It’S a good point, because, like, we talked about spirit, did you talk about rock and nafesh? Like, there’s two different words for spirit, so each we can have a different meaning with heart, there could be many different words for heart also. And even in the New Testament, you’re going to have your own different words there. So it’s not going to be exactly the same translation every time you look at different versions of the Bible. So the person asked a question trimmed in terms of King James. So that was very well thoughtful to do it that way.

Jay:

But what’s really interesting with word heart is actually, I think it’s one that’s more consistent. Right? I think it’s the word Kelleb. Actually, I could pull it up right now. And here’s a good tip if you are struggling with what are the words in the Bible? The best resource I’ve found that’s free is the blue letter Bible, blueletterbible.com, and it has an inter linear option where you can pull up a word and you could see what is it in the original text. It gives you the translation everything.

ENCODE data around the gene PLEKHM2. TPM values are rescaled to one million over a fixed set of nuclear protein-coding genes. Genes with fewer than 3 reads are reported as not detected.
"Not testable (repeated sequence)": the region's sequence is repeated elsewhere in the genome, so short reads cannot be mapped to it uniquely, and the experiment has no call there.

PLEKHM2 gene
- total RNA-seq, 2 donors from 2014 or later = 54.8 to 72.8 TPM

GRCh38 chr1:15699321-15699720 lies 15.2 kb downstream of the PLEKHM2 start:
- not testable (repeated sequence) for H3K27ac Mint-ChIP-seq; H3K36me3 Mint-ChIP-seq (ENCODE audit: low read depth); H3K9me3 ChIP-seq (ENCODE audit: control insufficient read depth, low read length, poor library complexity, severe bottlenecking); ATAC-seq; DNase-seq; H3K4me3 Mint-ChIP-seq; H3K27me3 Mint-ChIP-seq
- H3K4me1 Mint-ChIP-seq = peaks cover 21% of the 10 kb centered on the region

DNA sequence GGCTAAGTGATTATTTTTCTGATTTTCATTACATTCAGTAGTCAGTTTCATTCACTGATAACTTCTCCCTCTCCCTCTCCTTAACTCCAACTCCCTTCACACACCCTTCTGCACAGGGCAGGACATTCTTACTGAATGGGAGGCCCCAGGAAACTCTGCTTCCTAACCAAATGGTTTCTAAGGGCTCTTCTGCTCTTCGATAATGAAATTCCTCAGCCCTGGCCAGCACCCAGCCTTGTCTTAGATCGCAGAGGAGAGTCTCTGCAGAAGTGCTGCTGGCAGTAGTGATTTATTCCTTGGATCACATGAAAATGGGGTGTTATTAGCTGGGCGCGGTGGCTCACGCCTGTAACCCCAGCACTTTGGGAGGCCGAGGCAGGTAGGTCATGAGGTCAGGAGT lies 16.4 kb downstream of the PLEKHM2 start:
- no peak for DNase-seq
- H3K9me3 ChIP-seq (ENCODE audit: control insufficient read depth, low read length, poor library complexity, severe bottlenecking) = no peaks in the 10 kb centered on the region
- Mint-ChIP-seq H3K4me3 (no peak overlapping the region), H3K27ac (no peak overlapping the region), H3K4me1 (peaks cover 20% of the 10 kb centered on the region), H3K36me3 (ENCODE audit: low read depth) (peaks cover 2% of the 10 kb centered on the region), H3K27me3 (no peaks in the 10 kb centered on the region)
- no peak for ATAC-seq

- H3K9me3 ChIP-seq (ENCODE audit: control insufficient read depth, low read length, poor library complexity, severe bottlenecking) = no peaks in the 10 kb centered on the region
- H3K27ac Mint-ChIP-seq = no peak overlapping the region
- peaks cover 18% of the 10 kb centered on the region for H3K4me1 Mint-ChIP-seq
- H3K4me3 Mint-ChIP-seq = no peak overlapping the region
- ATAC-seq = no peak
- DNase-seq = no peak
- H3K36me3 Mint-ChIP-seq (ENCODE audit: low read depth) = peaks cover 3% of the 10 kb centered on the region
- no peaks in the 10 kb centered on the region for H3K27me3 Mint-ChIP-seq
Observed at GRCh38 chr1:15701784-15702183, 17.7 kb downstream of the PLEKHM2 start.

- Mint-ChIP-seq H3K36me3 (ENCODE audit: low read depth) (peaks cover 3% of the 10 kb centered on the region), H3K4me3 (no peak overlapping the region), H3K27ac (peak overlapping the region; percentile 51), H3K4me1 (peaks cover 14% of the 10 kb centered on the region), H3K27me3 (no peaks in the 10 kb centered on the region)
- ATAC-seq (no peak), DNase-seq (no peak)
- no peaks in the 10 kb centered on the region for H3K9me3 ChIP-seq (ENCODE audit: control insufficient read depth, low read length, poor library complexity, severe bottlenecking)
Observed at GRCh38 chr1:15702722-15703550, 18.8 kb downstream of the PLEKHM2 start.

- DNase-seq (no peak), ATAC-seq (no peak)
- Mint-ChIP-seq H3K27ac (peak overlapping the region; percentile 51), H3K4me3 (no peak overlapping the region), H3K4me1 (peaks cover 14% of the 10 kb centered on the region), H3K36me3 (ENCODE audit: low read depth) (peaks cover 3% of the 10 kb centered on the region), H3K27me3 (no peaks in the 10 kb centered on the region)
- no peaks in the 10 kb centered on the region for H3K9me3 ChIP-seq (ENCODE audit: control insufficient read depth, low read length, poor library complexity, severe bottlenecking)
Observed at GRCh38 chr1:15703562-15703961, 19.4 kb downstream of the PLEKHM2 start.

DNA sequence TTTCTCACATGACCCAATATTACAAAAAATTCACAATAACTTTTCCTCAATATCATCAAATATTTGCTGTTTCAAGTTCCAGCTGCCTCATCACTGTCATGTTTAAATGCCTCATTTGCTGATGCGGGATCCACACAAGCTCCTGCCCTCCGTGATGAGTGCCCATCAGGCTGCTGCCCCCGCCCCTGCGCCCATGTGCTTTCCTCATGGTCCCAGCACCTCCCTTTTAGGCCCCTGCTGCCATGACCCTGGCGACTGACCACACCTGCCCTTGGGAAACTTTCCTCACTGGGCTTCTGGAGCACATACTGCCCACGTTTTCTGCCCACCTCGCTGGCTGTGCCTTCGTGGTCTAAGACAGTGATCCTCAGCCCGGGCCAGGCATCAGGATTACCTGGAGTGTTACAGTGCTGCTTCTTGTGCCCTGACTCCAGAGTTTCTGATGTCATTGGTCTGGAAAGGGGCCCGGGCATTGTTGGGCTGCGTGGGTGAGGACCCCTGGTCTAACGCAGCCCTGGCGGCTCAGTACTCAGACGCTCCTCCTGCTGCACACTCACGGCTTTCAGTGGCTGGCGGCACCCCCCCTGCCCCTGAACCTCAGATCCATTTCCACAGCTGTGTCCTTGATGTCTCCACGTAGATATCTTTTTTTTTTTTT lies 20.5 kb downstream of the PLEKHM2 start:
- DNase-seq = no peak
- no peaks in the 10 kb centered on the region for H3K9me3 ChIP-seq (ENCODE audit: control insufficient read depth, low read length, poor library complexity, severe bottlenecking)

Jay:

So heart is, for example, LEB. And then there could be other variations of lab be shorter, longer, or love. And yeah, it does mean heart mind misunderstanding, heart and wisdom, like all sorts of different things.

Tina:

Exactly. And it’s actually funny. I was actually going to make that same plug because I’m on blue letter Bible right now. I love that resource just because you can get back to the original Hebrew. And I found so many answers to questions I’ve had about the Bible. Like, Why did it say it that way? But then when you look at the original meaning, you’re like, oh, okay. You get a clearer picture. And it’s definitely something you have to take verse by verse when you come to a verse and you don’t quite understand it, it’s always best to go back to the roots because.

Tina: